It’s been the site of countless school gatherings, classroom lessons, graduations, the starts of childhood crushes and even one wedding.
The iconic Valley Oak tree at the back of Alta Heights Elementary School has stood longer than the school itself, but the tree’s life span is about to come to an end.
The tree is dying, said school principal Kirsten Gerhardt.
“Everybody loves the tree,” she said. “It’s the centerpiece for many of our celebrations.” However, “It was deemed a hazard” by the school district, Gerhardt said. “Student safety is our main concern.”
“This is a tree we’ve been monitoring actively for several years,” said Mike Pearson, executive director of facilities maintenance and operations at the Napa Valley Unified School District.
According to an arborist who studied the tree, it’s at 80 percent of its life expectancy. While the roots and truck appear to be in good health, “It’s the limbs that are the issue,” said Pearson.
The tree is about 51 feet tall with a canopy 90 to 95 feet in diameter. If it were to remain, the school district would have to create a secured area around the tree as large as 150 feet to prevent any falling branches from injuring anyone. That would take up almost the entire school field.
“It’s a tough one,” Pearson admitted. “It’s a majestic tree that’s been there forever.” In fact, his own children went to Alta Heights, located at 15 Montecito Blvd. in east Napa.
“But the safety of our students, staff and community is paramount,” he said. “Removal is probably the best thing to do.’”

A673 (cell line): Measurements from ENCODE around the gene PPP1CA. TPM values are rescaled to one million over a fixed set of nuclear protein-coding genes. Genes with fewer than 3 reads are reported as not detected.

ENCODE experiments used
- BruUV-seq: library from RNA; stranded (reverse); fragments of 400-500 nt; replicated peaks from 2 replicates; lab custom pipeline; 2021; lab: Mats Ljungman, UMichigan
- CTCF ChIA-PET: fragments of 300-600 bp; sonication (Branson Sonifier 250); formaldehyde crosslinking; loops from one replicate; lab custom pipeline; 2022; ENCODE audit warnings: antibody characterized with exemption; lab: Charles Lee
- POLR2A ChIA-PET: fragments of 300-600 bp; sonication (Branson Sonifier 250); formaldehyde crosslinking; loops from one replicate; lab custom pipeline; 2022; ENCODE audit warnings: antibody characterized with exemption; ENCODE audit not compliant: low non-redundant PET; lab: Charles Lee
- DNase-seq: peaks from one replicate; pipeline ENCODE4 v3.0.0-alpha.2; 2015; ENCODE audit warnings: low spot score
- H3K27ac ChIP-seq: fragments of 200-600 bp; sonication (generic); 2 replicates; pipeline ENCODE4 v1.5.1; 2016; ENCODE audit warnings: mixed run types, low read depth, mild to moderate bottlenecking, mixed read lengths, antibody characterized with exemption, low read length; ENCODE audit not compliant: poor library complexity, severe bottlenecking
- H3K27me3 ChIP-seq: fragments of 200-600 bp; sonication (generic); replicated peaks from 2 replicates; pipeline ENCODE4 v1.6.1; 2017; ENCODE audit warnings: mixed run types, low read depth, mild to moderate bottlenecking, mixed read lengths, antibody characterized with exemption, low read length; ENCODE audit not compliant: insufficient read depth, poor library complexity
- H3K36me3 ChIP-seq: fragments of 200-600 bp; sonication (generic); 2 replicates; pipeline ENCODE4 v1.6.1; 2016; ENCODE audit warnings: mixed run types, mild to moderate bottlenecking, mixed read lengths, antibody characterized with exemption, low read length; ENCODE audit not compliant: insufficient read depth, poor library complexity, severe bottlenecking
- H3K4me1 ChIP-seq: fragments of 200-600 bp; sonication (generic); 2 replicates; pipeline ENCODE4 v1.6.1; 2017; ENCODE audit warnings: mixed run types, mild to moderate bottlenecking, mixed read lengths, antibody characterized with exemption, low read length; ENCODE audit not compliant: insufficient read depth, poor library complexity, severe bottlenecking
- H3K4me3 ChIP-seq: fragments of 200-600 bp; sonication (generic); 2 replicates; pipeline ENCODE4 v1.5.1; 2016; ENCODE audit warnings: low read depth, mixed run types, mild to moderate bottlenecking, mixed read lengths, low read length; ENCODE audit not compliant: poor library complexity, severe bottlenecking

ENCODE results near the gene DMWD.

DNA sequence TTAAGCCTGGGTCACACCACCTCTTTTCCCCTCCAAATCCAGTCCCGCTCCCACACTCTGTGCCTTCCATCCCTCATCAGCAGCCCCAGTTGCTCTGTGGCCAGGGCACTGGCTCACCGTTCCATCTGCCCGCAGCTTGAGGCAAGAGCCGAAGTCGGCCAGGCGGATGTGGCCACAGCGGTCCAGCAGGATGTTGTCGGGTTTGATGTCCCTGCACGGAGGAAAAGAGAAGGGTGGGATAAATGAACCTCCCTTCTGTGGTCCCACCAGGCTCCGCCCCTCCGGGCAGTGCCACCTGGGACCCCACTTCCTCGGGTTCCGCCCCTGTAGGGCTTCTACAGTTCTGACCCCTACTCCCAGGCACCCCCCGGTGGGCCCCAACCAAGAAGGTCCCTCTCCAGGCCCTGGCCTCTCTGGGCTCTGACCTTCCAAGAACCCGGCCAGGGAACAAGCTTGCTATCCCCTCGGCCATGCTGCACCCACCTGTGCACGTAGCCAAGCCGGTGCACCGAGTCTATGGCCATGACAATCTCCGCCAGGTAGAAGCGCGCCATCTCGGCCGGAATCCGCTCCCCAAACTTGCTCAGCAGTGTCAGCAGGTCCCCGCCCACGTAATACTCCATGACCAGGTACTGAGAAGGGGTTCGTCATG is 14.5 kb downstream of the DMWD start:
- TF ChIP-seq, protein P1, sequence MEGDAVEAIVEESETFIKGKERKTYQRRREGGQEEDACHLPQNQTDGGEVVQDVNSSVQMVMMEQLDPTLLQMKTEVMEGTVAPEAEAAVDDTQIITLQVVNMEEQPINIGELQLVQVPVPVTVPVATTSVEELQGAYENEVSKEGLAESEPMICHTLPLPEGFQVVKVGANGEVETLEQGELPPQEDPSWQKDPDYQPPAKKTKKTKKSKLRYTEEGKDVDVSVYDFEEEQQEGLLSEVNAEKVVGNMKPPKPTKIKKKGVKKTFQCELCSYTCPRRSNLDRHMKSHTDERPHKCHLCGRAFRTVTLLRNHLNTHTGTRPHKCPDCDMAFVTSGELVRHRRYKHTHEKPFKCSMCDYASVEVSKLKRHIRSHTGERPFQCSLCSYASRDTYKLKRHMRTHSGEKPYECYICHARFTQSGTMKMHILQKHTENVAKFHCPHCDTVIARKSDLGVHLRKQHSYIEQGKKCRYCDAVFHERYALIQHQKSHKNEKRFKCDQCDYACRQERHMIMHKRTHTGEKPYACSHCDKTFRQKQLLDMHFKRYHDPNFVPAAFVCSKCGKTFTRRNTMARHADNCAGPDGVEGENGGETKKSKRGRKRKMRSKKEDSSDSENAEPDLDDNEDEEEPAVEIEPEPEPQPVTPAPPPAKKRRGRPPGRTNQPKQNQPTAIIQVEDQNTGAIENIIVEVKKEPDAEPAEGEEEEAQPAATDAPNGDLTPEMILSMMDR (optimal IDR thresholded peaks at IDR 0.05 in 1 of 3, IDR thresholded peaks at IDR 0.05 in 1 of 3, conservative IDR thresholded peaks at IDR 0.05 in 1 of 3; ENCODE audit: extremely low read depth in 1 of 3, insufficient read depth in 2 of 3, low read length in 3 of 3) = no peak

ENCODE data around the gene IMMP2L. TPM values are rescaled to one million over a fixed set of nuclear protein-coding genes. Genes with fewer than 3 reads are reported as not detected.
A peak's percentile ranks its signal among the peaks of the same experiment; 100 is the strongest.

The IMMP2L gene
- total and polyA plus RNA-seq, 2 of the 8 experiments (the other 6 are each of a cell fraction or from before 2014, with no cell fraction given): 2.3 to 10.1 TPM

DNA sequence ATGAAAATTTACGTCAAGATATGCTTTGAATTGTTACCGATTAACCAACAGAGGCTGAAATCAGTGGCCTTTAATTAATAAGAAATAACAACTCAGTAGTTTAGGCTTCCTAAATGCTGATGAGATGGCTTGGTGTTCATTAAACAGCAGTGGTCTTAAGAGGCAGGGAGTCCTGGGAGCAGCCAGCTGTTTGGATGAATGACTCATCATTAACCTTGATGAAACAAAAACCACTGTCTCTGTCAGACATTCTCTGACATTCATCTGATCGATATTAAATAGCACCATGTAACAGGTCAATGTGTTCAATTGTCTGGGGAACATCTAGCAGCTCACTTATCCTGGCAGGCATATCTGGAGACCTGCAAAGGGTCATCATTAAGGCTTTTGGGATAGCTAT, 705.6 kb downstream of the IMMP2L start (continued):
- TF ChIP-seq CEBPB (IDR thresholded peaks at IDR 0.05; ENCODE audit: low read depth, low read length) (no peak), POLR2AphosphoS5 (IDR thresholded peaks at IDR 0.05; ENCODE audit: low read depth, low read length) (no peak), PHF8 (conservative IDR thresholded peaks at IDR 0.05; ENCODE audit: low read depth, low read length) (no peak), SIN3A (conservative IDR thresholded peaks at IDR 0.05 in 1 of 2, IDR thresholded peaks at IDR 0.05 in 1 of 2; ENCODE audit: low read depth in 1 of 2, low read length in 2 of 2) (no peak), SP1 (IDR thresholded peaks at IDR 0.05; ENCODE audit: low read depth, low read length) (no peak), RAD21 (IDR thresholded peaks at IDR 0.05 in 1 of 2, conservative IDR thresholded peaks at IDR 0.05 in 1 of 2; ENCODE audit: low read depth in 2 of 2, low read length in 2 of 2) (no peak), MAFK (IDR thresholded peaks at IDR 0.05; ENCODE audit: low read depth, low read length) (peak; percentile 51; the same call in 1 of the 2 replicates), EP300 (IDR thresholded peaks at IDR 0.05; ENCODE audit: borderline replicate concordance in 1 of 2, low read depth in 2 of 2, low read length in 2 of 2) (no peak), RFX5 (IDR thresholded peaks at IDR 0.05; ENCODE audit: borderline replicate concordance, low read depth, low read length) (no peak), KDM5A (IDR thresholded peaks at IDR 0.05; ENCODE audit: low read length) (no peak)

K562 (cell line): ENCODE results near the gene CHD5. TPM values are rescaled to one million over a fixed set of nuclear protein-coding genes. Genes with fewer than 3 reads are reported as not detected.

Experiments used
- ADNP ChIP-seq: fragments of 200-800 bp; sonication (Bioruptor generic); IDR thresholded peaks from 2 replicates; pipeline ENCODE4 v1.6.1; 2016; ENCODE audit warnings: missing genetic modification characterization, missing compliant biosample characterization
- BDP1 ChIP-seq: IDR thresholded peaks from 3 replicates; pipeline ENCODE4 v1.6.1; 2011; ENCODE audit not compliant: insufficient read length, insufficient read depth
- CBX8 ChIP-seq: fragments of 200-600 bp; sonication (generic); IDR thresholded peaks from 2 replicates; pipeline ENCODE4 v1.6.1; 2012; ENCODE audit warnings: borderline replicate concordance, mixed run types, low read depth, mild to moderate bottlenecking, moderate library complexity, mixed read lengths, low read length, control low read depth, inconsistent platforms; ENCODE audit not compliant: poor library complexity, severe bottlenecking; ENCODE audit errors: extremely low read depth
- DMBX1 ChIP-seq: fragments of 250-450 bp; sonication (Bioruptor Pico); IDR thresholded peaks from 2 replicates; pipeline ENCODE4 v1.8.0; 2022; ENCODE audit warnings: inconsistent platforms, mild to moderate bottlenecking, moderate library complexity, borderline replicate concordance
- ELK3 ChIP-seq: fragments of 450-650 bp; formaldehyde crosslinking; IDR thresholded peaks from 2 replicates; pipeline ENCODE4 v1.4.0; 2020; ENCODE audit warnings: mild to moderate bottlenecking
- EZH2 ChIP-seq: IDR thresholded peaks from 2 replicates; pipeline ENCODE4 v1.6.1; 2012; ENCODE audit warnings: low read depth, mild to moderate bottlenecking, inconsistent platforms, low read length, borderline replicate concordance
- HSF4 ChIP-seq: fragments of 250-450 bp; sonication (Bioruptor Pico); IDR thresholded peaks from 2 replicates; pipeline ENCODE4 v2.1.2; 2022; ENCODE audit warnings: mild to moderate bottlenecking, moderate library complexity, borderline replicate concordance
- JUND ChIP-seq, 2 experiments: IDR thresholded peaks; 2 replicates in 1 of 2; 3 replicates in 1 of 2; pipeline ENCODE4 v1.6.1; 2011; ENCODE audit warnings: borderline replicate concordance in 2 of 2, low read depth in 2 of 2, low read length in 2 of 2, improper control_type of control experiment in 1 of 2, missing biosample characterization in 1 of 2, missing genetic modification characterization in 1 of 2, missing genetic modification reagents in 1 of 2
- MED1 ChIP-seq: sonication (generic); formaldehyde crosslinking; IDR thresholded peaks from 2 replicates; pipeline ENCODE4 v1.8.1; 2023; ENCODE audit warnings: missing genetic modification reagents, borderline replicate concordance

The tree will be removed as soon as this winter break.
“Our students are quite sad,” said Principal Gerhardt. “A couple of them decided to make a tree memorial, which is sweet.”
A few items have been placed under the tree such as a poem, a note, a picture and a glass jar with a bow on it.
The oak tree is also dear to others connected to the school. Bert Dekker taught at Alta Heights school for 25 years – from 1992 to 2017.
“I used to teach in a room that looked over the playground area,” he said. “I could see the tree. It felt like a big protector of these little kids.”
Kids would collect acorns from the trees or play around its trunk.
Dekker met his wife, now Lorna Dekker, at the same school. “When it came time to get married” almost eight years ago, Dekker decided “we ought to get married under the old oak tree.” And they did.
“It was great fun,” said Dekker. Judge Ray Guadagni married the two, he noted.
Dekker is retired but still substitute teaches at Alta Heights. He was at the school when Gerhardt told him the bad news.
“I just put my head on the desk and said, ‘Oh my goodness,’” said Dekker. He knew the tree had been in bad health, “but you don’t want limbs falling down on kids. It’s got to come down.”
If that tree could talk, what a story it would tell, he said.
Generations of Alta Heights kids have played around that tree or sat under it, he said, plus those who lived on the land before that.
If he could choose what to plant in its place, Dekker suggested planting new oak trees from acorns from the original tree. “And the community could grow as the tree grows.”
Kathy Martin was the principal at Alta Heights from 1982 to 1997.
“I call it my Camelot years,” said Martin. The staff, students and the school were very special, “and the tree was the hub around which the school revolved.”
At that time, the school did not have an all-purpose room, “but we had the tree and that’s where we met,” she said.
“All of our class pictures were taken under the tree, promotion activities were always held under the ‘giant oak’ along with reward assemblies and recognition programs.”
“I am saddened by another chapter of Napa history coming to an end,” she said.
Gerhardt said the old oak tree will be commemorated in one specific way. Each year when the students go to an outdoor education program, they wear a slice of a tree branch called a “tree cookie” as a name tag. Her father is going to slice a few hundred “tree cookies” from the oak tree branches, she said.
“We’ll make some extras for those who are sentimental about the tree.”